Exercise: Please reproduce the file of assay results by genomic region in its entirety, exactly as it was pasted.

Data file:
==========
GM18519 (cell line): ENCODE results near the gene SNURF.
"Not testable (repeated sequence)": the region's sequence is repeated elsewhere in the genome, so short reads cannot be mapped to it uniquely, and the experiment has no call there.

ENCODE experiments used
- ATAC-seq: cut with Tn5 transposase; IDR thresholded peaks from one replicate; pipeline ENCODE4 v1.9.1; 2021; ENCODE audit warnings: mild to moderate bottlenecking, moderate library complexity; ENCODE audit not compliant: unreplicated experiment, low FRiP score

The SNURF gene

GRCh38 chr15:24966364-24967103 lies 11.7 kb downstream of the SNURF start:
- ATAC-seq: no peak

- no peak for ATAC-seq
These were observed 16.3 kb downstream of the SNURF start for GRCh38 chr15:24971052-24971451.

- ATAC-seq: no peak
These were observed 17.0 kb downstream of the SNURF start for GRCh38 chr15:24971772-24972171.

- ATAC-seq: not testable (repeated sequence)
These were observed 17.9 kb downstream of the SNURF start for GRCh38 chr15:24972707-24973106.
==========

GM18519 (cell line): ENCODE results near the gene SNURF.
"Not testable (repeated sequence)": the region's sequence is repeated elsewhere in the genome, so short reads cannot be mapped to it uniquely, and the experiment has no call there.

ENCODE experiments used
- ATAC-seq: cut with Tn5 transposase; IDR thresholded peaks from one replicate; pipeline ENCODE4 v1.9.1; 2021; ENCODE audit warnings: mild to moderate bottlenecking, moderate library complexity; ENCODE audit not compliant: unreplicated experiment, low FRiP score

The SNURF gene

GRCh38 chr15:24966364-24967103 lies 11.7 kb downstream of the SNURF start:
- ATAC-seq: no peak

- no peak for ATAC-seq
These were observed 16.3 kb downstream of the SNURF start for GRCh38 chr15:24971052-24971451.

- ATAC-seq: no peak
These were observed 17.0 kb downstream of the SNURF start for GRCh38 chr15:24971772-24972171.

- ATAC-seq: not testable (repeated sequence)
These were observed 17.9 kb downstream of the SNURF start for GRCh38 chr15:24972707-24973106.